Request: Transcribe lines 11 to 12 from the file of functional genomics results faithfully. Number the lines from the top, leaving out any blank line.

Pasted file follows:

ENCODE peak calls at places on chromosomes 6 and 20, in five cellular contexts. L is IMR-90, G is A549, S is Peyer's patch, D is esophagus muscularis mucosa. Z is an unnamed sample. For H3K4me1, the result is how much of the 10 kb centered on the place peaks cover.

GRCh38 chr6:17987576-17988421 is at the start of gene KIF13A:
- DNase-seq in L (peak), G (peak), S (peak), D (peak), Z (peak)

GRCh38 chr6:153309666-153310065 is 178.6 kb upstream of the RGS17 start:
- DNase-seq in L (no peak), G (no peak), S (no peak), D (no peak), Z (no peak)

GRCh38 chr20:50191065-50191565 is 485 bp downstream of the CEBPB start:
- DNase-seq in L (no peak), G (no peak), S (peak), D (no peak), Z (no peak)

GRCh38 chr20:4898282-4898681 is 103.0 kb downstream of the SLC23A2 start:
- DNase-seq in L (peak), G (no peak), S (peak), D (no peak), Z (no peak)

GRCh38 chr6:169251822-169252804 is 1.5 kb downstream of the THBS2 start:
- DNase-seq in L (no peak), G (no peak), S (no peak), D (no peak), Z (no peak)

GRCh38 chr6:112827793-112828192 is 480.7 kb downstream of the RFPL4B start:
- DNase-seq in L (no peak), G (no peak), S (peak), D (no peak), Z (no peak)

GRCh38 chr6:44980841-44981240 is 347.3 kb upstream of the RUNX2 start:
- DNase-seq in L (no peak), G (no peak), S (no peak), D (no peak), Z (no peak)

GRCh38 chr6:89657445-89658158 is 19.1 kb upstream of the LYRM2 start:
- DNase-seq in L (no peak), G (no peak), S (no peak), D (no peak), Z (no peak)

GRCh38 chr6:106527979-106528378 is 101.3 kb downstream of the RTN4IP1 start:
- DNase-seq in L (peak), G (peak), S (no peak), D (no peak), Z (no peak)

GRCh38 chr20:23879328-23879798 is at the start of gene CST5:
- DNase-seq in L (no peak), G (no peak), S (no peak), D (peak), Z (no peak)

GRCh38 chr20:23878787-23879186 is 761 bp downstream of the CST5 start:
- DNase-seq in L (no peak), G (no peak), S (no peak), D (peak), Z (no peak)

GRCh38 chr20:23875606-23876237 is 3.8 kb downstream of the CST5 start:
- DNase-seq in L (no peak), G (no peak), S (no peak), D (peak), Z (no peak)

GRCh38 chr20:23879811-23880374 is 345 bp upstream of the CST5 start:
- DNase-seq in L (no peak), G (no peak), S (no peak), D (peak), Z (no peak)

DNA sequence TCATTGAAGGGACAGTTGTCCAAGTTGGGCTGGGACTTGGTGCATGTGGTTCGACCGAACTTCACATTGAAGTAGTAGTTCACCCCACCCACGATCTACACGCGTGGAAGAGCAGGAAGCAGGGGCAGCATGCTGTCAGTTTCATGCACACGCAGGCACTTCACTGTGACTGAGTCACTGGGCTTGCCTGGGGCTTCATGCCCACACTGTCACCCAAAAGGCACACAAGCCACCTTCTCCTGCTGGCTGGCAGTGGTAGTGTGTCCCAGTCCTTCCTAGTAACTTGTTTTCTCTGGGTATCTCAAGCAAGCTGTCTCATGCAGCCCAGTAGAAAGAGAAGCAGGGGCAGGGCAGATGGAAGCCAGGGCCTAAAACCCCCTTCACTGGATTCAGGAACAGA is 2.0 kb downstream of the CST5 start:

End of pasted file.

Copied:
- DNase-seq in L (no peak), G (no peak), S (no peak), D (no peak), Z (no peak)

GRCh38 chr6:112827793-112828192 is 480.7 kb downstream of the RFPL4B start: